The Big Picture

Environmental Enrichment and the Power of Success

If you read my previous post, you already know that novel experience is shown to have a tremendous positive impact on health and healing. New sensations and experiences, such as those introduced through environmental enrichment, help to enhance brain plasticity, learning, and self-confidence. They also aid in the treatment and prevention of things like anxiety, depression, neurodegeneration, and food and drug addictions. But there’s one important caveat: In order to unleash the incredible healing power of novel experience, it must be accompanied by a feeling of success.

Remind Me: What Is Environmental Enrichment?

Environmental enrichment is the act of providing opportunities for successful interactions with novel experience. Sensory experiences (e.g., new sights, sounds, tastes, etc.), social interaction, and problem solving are all mechanisms that can be used to enrich an environment. The goal is to create an atmosphere that is engaging, stimulating, and challenging—but not too challenging. Participants’ overall experience should be enjoyable and successful, not scary or threatening or frustrating.

Experiences and interactions that are novel, rich, and engaging are shown to play a fundamental role in disease prevention and recovery. But, in order to be helpful and healing, they must be perceived as successful.

Why Is Success So Important?

Successful problem solving helps boost self-confidence and protects against future failures.1-2 Studies like this one support the idea that positive, successful interactions with the environment are far more beneficial than interactions that are perceived as negative.3 In fact, a previous negative experience can override the benefits of an interaction and also make you more sensitive to failure in the future. This is why the potential of novel experience is so intriguing.

For example, say you’ve had a bad experience with a corn maze in the past (e.g., you failed to solve the maze, got lost, and felt scared or trapped). If you visit another corn maze at a later time, the experience is likely to increase your stress and anxiety. On the other hand, say you’ve never done a corn maze before. If you have the opportunity to explore a maze that is fun and challenging (but not too difficult), you will likely have a positive and successful experience that engages your senses, exercises your mind, and builds your self-confidence. Plus, you will be more likely to succeed and benefit from any future encounters you have with similar types of mazes or puzzles.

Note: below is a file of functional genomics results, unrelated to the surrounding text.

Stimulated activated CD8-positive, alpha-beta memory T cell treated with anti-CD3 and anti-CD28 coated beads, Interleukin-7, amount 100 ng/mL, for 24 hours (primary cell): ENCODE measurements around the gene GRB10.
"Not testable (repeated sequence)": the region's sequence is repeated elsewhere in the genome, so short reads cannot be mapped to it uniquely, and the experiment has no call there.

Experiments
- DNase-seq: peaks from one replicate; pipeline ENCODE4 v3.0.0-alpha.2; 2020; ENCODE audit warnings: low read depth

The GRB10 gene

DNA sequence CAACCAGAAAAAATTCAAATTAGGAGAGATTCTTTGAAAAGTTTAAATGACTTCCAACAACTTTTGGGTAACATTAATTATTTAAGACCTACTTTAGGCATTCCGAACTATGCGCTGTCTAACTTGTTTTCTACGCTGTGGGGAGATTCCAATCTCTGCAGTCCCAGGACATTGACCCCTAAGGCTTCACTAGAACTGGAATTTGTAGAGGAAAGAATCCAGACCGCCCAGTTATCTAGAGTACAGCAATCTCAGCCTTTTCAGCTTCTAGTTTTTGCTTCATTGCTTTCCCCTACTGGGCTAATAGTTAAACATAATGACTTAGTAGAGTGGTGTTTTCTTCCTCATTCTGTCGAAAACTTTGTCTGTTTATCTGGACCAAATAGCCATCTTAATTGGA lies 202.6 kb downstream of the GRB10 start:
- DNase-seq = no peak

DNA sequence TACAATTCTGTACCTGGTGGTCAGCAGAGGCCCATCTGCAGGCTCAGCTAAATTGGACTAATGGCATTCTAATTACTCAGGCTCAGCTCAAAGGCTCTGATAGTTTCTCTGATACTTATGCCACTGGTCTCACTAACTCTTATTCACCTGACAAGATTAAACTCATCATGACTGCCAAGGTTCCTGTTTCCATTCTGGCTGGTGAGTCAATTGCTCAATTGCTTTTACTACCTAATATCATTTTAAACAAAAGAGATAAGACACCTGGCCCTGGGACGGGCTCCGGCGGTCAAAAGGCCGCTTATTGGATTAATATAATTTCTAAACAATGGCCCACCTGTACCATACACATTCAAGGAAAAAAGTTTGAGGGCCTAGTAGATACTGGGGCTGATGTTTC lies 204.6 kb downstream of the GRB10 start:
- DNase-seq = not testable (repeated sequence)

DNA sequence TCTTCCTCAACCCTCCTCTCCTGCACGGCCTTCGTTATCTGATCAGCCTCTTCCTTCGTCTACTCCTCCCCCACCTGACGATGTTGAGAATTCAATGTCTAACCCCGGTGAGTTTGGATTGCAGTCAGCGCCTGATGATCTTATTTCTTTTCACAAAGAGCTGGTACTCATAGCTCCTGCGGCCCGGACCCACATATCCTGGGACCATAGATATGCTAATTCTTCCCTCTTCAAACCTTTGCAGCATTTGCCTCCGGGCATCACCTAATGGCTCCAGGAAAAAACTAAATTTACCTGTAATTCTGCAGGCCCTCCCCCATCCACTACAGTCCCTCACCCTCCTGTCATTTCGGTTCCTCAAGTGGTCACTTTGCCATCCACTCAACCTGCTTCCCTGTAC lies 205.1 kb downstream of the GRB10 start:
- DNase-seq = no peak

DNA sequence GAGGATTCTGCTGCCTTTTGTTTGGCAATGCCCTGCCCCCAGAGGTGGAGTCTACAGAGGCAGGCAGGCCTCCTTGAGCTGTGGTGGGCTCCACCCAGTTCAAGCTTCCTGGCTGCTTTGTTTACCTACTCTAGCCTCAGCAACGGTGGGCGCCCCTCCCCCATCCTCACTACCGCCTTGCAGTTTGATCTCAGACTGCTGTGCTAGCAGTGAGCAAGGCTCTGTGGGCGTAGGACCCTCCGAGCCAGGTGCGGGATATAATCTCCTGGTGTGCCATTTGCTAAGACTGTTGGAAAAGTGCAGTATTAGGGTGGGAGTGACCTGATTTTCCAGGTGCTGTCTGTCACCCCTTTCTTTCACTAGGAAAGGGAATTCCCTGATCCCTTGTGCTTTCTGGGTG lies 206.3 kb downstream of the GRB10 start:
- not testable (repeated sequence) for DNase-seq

Try, Try Again…

The goal of environmental enrichment is to provide opportunities for success with novel experiences. However, just because you failed at something in the past doesn’t mean you should avoid it all costs and only seek out brand new activities. An enriched environment may also act as a safe zone where you can face your fears and past failures—this time with the help of rational information and the support of others.

Reengaging the same environment with new information can help you overcome your fears and create a new positive experience—allowing for comfortable engagement in the future.

Again, let’s say you’ve had a negative past experience with a corn maze. But then you meet someone who’s successfully completed the maze many times and really enjoyed it. That person may be able to relieve your stress by giving you hope that trying again would predictably turn out better. With your confidence bolstered and your spirits lifted, you try again and succeed.

Remember: The stressfulness of a situation is largely determined by individual perception. Borrowing the perceptions of others through communication can relieve the anxiety and depression surrounding previous bad experiences or failures.4 Inspirational interactions like the example above can play an important role in healing and taking positive actions toward health.

Visit to learn about BTMA Adventures, a series of community events that put environmental enrichment into action.

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  1. Rosenbaum M, Ben-Ari K. Learned helplessness and learned resourcefulness: effects of noncontingent success and failure on individuals differing in self-control skills. J Pers Soc Psychol 48, No. 1 (Jan 1985): 198-215.
  2. Alloy LB, Abramson LY. Learned helplessness, depression, and the illusion of control. J Pers Soc Psychol 42, No. 6 (Jun 1982): 1114-1126.
  3. Fairhurst GD, Frey MD, Reichert JF, et al. Does environmental enrichment reduce stress? An integrated measure of corticosterone from feathers provides a novel perspective. PLoS One 6, No. 3 (Mar 2011): e17663.
  4. Otte C. Cognitive behavioral therapy in anxiety disorders: current state of the evidence. Dialogues Clin Neurosci 13, No. 4 (Dec 2011): 413-421.


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